Now that I am offering editing to independent authors, here are some thoughts about what I think you should expect from a literary editor. Part 1 is about editing and editors. Part 2 will be about what services I think an editor should provide, and what you should expect your editor to do with your text.
Part 1: What makes an Editor
What is a Good Book? I'm sure the reply is pretty much unanimous: a good book is subjective, personal. But just as I can tell a good violinist from a bad one, although I know nothing about playing the violin, so most people can recognize a bad book. So can most people be editors? I don't think so. Most people can be proofreaders*, however.
Who is a good editor? Derek Prior and I both studied drama theory, and in the course of our studies learned the craft of textual analysis. Textual analysis arises on the one hand from the kind of literary criticism developed by F. R. Leavis and his contemporaries, and on the other hand from the desire to apply scientific rigour to the study of literature. I have applied textual analysis in every type of work and writing that I have done**. A good editor needs to be able to combine his analytic skill with a deep understanding of what makes a story work.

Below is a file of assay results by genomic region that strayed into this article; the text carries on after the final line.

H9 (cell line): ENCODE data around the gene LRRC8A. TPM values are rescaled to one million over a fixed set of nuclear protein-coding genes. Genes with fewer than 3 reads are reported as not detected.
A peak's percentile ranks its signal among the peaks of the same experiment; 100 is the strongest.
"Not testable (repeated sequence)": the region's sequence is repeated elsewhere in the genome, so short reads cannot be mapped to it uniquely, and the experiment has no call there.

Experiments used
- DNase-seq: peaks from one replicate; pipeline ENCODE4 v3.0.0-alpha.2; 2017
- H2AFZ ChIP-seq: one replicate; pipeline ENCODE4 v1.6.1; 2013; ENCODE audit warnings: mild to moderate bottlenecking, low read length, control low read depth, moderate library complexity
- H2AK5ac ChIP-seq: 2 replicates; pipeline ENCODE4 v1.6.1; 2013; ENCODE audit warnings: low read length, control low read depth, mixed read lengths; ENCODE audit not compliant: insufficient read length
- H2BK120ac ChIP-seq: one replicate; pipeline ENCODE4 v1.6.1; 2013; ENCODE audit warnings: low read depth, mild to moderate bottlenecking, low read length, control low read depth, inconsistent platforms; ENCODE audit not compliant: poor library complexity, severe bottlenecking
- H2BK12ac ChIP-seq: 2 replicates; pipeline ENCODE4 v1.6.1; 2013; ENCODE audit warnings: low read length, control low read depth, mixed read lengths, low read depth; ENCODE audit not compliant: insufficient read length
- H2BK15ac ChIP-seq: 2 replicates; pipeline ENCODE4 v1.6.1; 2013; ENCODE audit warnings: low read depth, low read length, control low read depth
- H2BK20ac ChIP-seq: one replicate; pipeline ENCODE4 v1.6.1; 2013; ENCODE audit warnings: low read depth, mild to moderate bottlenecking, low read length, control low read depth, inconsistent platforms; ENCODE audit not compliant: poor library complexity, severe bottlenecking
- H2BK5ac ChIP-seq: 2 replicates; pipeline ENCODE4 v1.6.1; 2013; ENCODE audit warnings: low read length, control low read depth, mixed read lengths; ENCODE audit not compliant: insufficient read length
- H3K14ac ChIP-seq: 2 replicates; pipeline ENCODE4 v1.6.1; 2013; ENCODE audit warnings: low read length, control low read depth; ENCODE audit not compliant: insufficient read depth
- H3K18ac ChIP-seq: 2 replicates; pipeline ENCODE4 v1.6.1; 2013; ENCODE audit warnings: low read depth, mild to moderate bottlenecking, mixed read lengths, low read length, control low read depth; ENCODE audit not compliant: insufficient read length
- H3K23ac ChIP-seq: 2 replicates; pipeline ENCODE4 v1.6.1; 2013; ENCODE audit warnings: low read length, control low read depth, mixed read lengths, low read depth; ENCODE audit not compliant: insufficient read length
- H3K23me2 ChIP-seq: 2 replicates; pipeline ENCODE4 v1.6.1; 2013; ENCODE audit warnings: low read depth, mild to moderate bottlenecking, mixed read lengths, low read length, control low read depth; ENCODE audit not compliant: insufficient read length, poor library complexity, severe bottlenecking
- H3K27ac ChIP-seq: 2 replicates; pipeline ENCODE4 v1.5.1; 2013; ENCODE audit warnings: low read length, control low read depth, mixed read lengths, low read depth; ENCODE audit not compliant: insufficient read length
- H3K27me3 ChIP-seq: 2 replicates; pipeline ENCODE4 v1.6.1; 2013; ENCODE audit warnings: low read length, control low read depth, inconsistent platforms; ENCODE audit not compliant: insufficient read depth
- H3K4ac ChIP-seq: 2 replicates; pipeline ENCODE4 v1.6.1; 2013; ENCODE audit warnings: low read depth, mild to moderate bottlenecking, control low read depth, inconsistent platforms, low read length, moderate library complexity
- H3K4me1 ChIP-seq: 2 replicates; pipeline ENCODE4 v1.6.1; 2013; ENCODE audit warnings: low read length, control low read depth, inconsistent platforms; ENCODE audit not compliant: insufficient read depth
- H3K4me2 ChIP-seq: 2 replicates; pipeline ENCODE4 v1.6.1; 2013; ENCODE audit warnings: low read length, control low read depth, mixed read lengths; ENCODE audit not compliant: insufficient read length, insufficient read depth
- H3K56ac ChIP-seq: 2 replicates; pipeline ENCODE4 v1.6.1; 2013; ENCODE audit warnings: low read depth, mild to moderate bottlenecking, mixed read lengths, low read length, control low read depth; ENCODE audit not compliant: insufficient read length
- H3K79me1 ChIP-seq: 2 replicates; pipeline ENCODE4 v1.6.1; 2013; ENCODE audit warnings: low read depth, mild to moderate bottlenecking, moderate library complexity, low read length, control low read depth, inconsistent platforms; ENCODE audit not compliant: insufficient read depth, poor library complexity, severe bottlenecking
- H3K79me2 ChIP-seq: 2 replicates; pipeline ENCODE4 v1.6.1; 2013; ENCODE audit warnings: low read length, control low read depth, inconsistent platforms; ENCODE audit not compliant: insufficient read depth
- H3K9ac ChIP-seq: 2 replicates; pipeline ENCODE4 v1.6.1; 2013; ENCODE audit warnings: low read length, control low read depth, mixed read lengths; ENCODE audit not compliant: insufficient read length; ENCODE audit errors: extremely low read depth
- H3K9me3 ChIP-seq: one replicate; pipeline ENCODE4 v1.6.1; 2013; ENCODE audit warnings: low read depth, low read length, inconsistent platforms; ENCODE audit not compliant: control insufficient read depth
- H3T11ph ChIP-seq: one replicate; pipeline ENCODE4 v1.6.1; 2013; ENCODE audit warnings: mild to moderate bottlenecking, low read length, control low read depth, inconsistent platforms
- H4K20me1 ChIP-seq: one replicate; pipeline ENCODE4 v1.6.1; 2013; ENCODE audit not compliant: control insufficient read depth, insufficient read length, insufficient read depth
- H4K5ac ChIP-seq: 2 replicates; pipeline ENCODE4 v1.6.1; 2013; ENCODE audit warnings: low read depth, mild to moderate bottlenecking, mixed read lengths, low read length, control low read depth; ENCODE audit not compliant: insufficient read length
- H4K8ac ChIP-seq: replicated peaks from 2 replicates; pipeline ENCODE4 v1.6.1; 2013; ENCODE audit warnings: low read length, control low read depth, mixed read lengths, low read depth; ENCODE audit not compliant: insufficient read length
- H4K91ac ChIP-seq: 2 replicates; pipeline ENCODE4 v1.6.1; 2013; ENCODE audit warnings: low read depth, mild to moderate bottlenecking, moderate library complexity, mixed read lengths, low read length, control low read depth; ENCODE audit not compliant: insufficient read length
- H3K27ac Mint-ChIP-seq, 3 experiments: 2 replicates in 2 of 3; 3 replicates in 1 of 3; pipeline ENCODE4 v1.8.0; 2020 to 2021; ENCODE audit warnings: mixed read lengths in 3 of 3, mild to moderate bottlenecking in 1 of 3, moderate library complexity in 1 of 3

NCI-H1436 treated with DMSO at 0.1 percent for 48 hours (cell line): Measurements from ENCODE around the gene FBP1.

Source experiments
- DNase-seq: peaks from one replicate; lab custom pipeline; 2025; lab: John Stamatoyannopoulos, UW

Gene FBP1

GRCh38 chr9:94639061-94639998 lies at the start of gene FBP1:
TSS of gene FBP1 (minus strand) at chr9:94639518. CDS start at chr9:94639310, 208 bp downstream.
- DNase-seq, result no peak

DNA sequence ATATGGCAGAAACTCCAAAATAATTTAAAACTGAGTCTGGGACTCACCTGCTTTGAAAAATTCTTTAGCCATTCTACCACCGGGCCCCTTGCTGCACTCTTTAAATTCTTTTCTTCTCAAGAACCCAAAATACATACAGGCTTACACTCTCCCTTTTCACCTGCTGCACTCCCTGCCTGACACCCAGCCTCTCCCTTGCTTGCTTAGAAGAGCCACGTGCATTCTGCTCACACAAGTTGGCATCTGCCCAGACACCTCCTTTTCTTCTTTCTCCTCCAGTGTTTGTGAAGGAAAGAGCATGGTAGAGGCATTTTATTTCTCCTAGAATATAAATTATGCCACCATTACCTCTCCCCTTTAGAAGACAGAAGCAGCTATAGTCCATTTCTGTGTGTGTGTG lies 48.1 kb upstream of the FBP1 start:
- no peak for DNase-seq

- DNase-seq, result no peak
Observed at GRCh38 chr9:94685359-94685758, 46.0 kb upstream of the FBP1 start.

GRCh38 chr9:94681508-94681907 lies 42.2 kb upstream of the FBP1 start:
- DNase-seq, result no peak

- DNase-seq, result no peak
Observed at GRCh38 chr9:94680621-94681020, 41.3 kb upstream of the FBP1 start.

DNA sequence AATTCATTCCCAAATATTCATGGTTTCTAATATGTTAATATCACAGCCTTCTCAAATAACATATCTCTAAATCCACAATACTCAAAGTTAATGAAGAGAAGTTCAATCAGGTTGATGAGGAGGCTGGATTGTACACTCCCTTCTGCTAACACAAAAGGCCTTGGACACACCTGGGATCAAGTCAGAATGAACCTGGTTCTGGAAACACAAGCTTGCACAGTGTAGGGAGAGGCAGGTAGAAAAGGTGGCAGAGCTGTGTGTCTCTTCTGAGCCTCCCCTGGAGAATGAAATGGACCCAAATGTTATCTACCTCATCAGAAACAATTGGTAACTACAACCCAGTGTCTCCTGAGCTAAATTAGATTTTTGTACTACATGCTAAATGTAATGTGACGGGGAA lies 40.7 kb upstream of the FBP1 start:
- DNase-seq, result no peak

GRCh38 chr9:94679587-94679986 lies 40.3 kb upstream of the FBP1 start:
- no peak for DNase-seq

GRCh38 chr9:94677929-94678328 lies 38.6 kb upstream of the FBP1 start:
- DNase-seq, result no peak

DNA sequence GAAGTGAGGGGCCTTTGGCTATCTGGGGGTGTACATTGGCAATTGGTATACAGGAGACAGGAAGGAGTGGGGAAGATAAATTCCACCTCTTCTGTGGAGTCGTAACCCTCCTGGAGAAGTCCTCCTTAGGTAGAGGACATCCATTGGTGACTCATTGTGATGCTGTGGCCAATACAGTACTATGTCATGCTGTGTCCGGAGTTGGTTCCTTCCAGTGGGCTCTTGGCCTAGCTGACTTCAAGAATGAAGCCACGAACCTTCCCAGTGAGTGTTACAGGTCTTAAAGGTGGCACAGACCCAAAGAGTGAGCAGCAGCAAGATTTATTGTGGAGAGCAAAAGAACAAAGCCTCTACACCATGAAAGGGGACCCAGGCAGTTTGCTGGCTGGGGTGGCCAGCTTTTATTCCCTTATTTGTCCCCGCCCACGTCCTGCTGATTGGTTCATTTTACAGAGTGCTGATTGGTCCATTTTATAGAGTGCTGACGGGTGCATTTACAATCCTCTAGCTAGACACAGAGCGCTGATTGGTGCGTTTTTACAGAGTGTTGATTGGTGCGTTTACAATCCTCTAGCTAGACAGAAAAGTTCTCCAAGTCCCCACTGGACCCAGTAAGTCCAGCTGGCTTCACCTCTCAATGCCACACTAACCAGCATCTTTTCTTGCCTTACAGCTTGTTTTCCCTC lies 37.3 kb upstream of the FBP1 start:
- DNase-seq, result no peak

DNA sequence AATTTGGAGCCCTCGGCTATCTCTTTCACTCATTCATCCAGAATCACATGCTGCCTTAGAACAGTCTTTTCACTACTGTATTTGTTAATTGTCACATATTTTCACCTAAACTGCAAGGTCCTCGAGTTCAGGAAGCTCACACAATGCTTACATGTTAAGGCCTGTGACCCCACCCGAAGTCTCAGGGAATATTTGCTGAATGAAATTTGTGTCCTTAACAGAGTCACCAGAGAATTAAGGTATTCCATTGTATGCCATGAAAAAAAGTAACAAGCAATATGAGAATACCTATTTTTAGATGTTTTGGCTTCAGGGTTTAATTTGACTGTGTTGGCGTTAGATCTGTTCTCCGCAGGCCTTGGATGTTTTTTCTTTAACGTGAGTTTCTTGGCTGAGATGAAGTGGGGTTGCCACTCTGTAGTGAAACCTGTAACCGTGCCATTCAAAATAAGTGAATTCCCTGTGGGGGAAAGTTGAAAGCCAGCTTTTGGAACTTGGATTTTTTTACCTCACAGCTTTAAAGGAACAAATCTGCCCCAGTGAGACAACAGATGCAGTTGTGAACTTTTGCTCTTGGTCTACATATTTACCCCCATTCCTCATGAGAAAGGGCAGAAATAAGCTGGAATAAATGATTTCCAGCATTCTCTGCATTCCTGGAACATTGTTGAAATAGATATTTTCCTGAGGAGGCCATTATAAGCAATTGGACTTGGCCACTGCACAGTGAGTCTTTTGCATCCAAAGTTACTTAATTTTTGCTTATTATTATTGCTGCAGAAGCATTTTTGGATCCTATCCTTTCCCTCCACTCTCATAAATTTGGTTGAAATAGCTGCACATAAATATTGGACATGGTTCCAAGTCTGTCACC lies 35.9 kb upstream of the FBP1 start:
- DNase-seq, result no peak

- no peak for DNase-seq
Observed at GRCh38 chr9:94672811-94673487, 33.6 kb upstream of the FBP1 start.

What makes a story work? This is not as hard to pin down as what makes a good book, because what makes a story work is contextual rather than subjective. I have read manuscripts that contain no story - just a series of related events. Sometimes this results from the naturalistic fallacy (that I will discuss another time), sometimes just from narrative incompetence. Narrative incompetence is the inability to tell a story. As long as your manuscript features a story, your story can be made to work. How to make it work means getting down to the nuts and bolts of narrative mechanics, and putting right what is obviously wrong. Sometimes an editor's work is limited to this, but this alone does not make a good editor.
So what makes a good editor? A good editor needs to know what makes a good writer. After all, an editor needs clients, and a client who is a good writer will be good publicity for an editor. So a good editor will be able to show a writer not only how to improve his book, but how to become a better writer.
* The techie culture surrounding indie publishing has made "beta-reader" the favoured term. Literally, 'proof read' means 'test read'. A proofreader is someone who reads as if they are the intended reader, whether for pleasure, information, study, who is able so state, thereafter, whether the book met their need.
** In French academia, there is a vast, rich, and mostly redundant vocabulary of technical terms that can be applied in textual analysis. I try to steer clear of this kind of thing, though some of the terms are indispensable.